Nut carving, known as Hediao in Chinese, generally refers to two kinds of carvings that respectively use fruit stone (also known as the fruit"s pit), like olive or peach stone, and walnut as the raw material. The art form is acclaimed for its delicate carving skills on the small fruit stones or walnuts, and is known as an "uncanny work of art" among the people.
Nut carving generally uses relief and three-dimensional carving skills due to the materials" limited surface area. To produce a fine piece of nut carving, one has to make good use of the shape, grains, and texture of the material; a blueprint also has to be made before the actual carving can begin.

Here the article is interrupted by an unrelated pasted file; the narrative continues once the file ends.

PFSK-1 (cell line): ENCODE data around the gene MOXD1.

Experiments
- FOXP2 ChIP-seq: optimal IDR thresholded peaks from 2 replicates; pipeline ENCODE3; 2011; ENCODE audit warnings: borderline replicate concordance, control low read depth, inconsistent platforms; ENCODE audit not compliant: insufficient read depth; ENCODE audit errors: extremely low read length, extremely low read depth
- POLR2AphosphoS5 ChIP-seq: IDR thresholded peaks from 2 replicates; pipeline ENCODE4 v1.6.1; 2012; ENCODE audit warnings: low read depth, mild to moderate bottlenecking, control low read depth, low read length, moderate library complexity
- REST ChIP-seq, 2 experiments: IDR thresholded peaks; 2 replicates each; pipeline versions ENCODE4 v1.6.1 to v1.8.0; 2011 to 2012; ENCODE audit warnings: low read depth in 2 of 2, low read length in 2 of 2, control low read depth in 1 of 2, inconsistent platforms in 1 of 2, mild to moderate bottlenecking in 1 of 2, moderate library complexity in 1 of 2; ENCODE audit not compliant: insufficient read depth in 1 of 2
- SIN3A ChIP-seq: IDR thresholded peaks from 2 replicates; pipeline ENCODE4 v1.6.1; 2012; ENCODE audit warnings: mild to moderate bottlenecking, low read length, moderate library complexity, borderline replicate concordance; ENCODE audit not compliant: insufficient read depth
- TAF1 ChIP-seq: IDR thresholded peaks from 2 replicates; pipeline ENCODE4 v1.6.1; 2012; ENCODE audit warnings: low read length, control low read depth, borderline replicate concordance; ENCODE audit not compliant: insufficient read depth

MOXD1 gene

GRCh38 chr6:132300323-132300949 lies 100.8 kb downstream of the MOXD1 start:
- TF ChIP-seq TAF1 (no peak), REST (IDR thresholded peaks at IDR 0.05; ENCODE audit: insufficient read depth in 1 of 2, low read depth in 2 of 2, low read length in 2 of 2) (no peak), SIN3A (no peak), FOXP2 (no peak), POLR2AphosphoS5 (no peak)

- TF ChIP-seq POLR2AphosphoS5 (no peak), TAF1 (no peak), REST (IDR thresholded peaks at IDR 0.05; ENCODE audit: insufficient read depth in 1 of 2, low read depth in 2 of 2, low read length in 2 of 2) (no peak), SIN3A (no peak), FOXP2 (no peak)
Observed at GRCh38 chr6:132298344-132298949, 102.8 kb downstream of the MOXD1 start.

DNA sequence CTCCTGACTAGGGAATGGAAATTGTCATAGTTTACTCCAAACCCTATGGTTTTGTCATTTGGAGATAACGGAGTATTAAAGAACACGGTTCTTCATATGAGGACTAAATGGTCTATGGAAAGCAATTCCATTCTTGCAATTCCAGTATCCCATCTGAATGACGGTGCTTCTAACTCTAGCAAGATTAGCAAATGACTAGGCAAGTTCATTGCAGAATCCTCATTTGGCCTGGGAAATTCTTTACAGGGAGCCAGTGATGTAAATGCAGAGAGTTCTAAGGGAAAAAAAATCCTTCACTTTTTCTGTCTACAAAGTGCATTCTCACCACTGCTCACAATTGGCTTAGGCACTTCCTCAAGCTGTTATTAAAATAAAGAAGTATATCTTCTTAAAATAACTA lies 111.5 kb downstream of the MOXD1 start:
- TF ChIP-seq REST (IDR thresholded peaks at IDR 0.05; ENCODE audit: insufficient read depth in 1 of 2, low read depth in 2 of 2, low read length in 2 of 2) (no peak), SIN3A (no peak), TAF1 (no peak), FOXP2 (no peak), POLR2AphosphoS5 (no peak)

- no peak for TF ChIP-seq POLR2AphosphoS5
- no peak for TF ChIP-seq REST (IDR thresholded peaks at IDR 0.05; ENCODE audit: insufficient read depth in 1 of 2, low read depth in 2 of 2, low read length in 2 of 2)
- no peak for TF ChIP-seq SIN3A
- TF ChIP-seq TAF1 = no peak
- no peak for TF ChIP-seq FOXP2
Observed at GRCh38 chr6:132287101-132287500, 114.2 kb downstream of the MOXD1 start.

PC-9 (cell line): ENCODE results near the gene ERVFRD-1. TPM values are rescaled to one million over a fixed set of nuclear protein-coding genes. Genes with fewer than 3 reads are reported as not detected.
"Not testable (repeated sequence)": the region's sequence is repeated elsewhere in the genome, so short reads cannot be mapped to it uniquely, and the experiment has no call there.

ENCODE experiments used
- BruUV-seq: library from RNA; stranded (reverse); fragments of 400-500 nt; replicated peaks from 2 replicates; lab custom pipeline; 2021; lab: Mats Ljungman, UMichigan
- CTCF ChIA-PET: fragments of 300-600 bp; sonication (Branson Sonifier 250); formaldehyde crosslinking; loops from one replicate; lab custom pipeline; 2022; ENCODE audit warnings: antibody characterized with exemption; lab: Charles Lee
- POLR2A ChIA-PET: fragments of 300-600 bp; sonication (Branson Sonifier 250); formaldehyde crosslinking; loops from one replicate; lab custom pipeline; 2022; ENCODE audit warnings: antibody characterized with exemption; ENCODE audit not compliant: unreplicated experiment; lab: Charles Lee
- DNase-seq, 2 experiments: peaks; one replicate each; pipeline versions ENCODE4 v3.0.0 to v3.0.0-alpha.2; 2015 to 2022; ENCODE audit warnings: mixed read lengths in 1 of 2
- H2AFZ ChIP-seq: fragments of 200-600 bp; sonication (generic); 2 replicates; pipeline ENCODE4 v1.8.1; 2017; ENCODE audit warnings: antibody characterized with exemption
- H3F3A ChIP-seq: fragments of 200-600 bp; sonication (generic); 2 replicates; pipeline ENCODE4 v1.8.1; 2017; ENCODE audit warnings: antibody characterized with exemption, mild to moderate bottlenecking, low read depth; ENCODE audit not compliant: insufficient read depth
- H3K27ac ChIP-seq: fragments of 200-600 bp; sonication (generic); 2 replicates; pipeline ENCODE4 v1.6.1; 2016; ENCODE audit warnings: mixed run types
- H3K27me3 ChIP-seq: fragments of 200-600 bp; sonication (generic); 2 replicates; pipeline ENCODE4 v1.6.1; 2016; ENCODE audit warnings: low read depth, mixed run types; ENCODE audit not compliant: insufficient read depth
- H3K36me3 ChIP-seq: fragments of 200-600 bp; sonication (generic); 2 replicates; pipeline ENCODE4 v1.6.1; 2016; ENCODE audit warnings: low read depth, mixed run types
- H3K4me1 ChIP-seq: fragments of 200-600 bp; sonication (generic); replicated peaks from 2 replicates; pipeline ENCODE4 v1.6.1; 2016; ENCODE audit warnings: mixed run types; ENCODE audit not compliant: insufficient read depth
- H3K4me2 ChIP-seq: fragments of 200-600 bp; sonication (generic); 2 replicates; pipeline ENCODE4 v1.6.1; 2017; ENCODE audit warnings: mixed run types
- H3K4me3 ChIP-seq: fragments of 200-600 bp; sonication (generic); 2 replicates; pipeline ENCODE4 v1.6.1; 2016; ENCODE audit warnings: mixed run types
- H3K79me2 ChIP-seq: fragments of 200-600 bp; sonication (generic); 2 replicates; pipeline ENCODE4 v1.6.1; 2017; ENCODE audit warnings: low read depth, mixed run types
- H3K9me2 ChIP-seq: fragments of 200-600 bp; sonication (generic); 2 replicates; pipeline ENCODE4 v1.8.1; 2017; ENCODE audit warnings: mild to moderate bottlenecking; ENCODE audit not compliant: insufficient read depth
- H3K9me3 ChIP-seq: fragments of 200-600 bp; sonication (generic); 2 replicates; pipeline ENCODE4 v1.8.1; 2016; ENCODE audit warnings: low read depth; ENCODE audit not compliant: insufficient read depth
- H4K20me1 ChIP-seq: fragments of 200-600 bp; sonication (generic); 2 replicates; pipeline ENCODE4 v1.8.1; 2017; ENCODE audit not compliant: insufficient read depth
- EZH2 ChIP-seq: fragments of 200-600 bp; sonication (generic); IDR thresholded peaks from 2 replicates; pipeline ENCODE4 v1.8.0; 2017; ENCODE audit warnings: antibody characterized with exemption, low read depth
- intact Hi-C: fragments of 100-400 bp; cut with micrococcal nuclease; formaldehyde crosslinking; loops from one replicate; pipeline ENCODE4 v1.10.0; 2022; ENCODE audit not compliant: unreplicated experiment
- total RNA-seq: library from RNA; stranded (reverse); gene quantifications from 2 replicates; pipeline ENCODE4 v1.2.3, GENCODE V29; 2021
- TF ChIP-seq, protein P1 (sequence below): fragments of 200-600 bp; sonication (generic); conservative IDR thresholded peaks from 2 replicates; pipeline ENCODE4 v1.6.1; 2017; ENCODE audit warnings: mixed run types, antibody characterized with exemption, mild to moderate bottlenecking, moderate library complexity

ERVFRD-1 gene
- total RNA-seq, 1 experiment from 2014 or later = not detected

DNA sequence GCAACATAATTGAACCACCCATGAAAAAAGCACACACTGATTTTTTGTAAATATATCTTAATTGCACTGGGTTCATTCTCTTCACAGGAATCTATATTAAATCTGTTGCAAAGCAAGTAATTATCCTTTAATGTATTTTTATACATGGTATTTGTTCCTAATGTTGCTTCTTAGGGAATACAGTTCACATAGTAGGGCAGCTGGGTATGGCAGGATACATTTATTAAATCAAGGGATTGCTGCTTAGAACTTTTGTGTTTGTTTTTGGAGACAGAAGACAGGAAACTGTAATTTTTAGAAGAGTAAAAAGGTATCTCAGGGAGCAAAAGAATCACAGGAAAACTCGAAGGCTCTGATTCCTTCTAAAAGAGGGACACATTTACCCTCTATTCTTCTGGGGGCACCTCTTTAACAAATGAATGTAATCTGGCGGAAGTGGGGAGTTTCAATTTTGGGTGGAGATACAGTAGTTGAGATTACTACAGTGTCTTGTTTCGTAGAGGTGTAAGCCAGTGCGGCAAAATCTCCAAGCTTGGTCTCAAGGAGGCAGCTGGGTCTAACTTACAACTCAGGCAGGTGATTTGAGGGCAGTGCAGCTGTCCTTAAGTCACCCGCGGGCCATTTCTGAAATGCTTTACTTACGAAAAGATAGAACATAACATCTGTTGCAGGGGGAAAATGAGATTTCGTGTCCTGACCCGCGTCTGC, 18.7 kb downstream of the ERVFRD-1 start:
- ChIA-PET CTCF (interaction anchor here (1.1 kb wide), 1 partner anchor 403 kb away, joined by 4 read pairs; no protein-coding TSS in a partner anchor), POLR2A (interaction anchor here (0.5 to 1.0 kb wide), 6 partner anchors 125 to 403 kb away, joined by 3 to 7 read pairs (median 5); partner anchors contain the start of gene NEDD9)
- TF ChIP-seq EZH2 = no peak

Nut carving prospered in the Song Dynasty (960-1279), and by the Ming Dynasty (1368-1644), the art form had already attained very high achievements, with many of the rich and high officials considered it fashionable to wear a piece of nut carving around. Up to the Qing Dynasty (1644-1911), the carving artists upheld the notion of nut carvings requiring more delicate and refined skills.